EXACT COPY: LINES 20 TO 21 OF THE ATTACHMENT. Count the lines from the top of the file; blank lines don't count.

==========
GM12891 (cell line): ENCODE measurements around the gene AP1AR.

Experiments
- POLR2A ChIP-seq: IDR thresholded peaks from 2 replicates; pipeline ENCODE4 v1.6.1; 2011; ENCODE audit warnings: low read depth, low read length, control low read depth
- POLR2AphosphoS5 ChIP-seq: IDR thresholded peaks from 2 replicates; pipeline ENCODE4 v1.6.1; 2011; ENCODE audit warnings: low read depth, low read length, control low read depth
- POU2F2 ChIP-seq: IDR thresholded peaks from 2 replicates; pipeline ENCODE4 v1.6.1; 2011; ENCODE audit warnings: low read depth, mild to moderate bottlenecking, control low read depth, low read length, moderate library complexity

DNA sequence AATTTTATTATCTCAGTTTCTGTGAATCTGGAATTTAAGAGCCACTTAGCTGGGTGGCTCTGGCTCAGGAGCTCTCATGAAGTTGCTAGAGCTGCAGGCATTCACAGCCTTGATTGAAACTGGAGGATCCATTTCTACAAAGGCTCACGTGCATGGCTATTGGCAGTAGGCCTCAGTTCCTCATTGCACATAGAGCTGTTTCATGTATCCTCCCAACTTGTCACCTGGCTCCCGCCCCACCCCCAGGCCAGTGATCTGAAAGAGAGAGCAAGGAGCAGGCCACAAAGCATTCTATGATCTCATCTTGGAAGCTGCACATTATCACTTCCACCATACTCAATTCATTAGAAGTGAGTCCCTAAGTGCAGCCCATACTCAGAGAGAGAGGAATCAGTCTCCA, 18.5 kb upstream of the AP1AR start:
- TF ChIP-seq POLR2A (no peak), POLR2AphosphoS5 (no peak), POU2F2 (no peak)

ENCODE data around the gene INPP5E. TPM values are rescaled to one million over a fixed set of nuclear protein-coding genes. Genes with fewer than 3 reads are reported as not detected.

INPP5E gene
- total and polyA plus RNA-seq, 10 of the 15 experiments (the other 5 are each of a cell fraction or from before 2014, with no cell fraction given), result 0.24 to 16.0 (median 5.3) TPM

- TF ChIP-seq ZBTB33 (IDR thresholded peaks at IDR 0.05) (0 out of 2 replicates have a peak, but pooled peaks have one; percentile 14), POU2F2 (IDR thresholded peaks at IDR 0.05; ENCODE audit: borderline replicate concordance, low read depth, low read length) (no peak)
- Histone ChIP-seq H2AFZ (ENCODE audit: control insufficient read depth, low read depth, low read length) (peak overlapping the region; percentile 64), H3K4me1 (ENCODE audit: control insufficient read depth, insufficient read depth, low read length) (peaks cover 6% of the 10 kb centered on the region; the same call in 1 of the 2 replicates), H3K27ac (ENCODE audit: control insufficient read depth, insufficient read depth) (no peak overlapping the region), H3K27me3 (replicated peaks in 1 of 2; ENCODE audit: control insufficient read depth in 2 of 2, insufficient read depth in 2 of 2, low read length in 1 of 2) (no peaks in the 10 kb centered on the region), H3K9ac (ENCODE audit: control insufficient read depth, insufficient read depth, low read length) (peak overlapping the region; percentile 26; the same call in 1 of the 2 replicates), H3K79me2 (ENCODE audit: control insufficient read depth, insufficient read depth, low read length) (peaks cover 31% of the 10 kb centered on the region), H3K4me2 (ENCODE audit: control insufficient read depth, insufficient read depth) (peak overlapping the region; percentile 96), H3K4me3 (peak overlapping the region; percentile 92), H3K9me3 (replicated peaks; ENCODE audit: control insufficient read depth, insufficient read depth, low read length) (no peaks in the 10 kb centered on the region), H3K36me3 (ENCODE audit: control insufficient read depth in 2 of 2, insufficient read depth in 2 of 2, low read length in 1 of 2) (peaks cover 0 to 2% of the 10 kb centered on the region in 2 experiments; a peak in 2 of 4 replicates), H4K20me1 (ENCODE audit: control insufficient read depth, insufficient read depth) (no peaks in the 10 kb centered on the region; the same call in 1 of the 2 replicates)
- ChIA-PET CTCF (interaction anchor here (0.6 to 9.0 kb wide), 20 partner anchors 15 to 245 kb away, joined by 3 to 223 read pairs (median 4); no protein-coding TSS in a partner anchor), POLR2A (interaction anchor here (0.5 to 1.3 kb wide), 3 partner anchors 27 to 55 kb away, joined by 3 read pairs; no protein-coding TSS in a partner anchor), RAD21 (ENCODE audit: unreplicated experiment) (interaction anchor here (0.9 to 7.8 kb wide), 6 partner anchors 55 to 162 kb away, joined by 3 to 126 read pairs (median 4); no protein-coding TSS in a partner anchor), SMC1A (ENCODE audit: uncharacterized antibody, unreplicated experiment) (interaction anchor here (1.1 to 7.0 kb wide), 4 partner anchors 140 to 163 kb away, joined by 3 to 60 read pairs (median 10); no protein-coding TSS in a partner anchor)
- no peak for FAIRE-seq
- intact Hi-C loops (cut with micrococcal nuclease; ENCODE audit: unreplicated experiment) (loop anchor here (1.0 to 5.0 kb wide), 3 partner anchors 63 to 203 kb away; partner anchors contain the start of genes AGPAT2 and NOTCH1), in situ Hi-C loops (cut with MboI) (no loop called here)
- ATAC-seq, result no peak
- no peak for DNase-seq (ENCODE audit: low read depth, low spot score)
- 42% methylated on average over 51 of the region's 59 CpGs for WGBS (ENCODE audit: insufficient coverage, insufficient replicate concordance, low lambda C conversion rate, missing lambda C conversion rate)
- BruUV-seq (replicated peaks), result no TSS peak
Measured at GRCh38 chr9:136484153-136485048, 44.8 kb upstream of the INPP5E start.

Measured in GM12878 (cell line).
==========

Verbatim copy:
Measured at GRCh38 chr9:136484153-136485048, 44.8 kb upstream of the INPP5E start.

Measured in GM12878 (cell line).